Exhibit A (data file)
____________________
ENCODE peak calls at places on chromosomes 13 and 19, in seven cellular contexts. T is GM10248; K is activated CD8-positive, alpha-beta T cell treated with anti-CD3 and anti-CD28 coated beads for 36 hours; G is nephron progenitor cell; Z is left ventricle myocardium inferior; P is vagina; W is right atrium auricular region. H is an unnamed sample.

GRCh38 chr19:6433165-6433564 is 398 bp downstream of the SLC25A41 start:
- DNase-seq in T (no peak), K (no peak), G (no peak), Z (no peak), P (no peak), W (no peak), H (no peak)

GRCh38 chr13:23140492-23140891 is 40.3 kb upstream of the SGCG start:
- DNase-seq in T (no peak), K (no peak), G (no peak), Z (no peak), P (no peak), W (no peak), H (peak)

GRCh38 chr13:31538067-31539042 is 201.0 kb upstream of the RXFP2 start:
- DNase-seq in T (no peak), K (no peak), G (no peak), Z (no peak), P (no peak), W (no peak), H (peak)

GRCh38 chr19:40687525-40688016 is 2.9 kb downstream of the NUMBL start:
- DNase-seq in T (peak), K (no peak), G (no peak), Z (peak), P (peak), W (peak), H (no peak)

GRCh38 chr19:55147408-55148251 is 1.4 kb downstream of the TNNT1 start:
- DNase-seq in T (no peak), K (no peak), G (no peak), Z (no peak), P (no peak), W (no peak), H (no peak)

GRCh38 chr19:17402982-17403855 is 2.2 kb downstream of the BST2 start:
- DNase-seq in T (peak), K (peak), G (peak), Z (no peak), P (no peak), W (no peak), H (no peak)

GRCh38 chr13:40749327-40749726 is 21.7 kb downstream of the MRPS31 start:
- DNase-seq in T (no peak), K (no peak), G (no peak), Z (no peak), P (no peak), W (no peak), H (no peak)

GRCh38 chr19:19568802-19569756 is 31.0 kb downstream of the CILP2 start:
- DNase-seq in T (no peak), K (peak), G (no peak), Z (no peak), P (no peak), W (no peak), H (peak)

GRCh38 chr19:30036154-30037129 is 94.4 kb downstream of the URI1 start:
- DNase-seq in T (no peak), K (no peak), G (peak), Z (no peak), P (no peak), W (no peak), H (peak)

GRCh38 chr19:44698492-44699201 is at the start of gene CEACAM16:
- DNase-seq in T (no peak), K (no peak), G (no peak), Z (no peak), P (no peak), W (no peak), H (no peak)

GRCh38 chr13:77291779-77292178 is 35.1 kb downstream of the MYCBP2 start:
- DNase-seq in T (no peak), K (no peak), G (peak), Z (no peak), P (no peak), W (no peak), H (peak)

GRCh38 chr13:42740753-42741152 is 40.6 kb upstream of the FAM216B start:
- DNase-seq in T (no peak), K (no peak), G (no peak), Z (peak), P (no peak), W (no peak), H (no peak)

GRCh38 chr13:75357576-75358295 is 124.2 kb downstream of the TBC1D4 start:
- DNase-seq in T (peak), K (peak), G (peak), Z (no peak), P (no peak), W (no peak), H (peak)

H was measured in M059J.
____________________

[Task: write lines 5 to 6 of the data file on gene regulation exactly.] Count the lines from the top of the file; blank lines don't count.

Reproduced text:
- DNase-seq in T (no peak), K (no peak), G (no peak), Z (no peak), P (no peak), W (no peak), H (peak)

GRCh38 chr13:31538067-31539042 is 201.0 kb upstream of the RXFP2 start: